San Diego Mayor Susan Golding will ask the City Council on Tuesday to approve a plan to add fluoride to the city’s drinking water to reduce tooth decay.
“It’s a health issue,” Golding said in a telephone interview yesterday. “San Diego is the largest city in the country without community fluoridation.”
Money to pay for the $3 million in fluoridation equipment needed along with operating costs for nearly the first two years of operation would come from a $4 million grant from the California Dental Association, the mayor said.
Details on how to begin, including a timetable, would be developed by City Manager Michael Uberuaga under Golding’s proposal.
The mayor said it should not take more than a month to produce the implementation plan.
Past efforts to fluoridate city water have been stymied by a 1954 law that forbade the practice. A City Council committee was ready to move ahead with a fluoridation plan four years ago, but stopped because of the longtime prohibition.
In February, however, California Attorney General Bill Lockyer issued an opinion that a 1995 state law takes precedence over local laws. That law states that communities with large drinking-water systems must fluoridate their water if they have the money to pay for it.
Although the initial grant would cover only the first two years of operating costs — estimated at nearly $660,000 annually — Golding said she is confident that other sources of money are available so the city would not have to pay operating costs.
None of the 26 water agencies in San Diego County adds fluoride to its drinking water.
The debate over fluoridation has stirred strong emotions whenever it comes up.
So rancorous has been the dispute over fluoridation in Escondido that it led to the censure in February of Councilwoman Judy Rady by a City Council majority opposed to the water treatment.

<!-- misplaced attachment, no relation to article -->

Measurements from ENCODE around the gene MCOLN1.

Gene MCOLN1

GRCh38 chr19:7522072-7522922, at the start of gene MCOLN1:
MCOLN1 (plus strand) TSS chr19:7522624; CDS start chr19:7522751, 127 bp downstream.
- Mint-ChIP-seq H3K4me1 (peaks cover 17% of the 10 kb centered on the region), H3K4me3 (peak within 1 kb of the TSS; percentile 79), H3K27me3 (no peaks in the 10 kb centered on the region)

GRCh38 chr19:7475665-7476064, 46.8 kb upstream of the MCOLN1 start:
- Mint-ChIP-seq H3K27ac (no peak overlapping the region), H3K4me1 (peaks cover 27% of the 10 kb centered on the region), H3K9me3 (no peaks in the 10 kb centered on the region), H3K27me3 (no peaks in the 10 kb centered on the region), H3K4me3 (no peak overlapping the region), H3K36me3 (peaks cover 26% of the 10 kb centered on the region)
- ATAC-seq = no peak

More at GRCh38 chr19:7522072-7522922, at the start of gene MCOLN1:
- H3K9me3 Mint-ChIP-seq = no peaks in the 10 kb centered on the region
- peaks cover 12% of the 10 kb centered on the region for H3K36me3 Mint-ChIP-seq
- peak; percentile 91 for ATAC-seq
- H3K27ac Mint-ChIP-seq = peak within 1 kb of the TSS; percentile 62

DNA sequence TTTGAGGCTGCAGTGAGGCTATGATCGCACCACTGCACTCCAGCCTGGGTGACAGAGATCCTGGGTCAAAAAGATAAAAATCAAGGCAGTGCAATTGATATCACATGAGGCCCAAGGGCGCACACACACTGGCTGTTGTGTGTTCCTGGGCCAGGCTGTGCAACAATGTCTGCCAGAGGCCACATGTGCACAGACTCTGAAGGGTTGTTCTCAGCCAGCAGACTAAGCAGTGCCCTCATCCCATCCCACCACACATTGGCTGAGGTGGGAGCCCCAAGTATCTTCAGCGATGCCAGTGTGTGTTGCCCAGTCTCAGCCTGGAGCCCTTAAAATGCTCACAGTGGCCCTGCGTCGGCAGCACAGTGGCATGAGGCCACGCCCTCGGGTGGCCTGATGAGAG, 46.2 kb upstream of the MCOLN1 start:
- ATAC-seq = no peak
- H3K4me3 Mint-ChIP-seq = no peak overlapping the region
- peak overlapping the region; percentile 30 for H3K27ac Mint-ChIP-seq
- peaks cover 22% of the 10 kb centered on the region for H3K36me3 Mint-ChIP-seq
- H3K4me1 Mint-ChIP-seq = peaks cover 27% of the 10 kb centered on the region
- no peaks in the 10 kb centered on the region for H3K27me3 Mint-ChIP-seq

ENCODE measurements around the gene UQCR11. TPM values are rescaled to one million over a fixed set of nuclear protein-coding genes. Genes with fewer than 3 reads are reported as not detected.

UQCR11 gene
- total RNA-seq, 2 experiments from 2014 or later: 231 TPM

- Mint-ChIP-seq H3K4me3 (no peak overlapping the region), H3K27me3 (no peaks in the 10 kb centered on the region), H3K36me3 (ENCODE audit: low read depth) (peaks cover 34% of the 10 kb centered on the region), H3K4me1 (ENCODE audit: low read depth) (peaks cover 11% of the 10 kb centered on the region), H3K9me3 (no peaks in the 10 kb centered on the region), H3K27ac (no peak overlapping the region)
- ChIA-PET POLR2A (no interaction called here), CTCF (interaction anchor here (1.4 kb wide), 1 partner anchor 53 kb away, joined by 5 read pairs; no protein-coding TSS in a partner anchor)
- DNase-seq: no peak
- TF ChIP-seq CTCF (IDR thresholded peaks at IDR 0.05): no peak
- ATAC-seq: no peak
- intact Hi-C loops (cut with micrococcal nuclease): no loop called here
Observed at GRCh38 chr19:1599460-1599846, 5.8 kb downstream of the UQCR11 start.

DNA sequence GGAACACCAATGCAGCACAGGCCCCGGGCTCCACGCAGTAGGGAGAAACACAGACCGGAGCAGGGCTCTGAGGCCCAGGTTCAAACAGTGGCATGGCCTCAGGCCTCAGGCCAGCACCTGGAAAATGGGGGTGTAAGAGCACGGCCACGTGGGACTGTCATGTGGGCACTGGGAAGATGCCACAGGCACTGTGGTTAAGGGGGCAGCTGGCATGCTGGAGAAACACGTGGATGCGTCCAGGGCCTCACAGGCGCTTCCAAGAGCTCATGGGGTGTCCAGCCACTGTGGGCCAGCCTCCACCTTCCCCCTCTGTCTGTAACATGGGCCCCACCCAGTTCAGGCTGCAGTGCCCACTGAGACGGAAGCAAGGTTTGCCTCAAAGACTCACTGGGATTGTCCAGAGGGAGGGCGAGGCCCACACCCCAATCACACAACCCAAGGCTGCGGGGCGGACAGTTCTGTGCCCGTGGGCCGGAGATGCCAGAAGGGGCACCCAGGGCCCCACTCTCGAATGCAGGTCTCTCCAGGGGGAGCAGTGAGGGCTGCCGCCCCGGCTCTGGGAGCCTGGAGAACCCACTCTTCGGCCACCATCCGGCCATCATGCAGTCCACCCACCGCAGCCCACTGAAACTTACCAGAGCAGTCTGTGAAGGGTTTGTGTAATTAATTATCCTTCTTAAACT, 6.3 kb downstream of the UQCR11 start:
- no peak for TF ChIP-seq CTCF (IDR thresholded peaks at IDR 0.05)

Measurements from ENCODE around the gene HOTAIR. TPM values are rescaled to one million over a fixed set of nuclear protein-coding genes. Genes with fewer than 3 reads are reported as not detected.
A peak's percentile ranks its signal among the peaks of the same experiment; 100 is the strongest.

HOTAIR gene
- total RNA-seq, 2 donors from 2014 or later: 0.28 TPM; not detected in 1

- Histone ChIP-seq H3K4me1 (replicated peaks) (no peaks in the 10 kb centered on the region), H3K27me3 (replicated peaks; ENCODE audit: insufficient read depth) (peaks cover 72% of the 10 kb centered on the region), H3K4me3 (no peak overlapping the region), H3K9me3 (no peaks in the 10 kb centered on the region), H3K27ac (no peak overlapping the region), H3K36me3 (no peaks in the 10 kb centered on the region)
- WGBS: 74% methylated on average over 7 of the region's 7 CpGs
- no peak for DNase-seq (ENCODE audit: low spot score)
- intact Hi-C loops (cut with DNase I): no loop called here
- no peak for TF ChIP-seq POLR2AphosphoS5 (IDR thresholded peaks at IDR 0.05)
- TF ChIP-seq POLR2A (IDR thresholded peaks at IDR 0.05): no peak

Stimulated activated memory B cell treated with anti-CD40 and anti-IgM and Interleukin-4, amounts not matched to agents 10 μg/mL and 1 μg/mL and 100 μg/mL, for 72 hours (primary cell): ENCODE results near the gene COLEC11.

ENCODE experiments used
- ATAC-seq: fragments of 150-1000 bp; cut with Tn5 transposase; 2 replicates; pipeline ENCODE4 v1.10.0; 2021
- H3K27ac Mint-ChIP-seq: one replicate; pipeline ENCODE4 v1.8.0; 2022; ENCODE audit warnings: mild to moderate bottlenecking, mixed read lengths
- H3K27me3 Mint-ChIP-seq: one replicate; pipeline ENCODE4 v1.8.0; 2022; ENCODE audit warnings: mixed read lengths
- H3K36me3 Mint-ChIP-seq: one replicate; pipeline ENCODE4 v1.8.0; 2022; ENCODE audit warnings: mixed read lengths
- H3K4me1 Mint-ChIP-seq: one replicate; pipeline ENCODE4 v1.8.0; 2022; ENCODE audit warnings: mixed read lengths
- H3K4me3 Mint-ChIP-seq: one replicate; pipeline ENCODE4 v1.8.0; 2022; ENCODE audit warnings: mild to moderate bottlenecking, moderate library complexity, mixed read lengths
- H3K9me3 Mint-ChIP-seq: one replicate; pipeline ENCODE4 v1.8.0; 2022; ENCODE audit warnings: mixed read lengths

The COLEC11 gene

A sharply divided council had previously voted to ban fluoride from Escondido’s water supply.
Rady was censured for calling Councilman Keith Beier a liar during a cable television discussion of a controversial city contract for a fluoridation study. That study, by a Tennessee company, Senes Oak Ridge, questioned the validity of an earlier state study supporting fluoridation.
Critics have said fluoride causes more harm than good. The San Diego-based Citizens for Safe Drinking Water has argued that fluoride is a dangerous chemical that should not be forced on people through their drinking water.
Golding said she is convinced by reports from the National Centers for Disease Control, the National Cancer Institute and the National Research Council that fluoride is safe and effective in promoting dental health.
“All the evidence shows it does reduce tooth decay,” she said.
Golding’s plan would have an effect beyond the city’s boundaries because residents of some other communities get their drinking water from San Diego, according to a memo from city Water Department Director Larry Gardner to council members.
Residents of Imperial Beach, Coronado and part of Del Mar would get the fluoridated water. So would people served by the Helix Water District in East County and the Sweetwater Authority and Otay Water District in South Bay, Gardner said. The CAL-American Water Co., which serves parts of East County and South Bay, also would get the treated water.
The fluoride controversy in San Diego goes back almost 50 years.
On June 8, 1954, residents voted 50,789 to 44,463 to establish a city ordinance forbidding the addition of fluoride to the water supply. The city had begun adding the chemical 18 months earlier.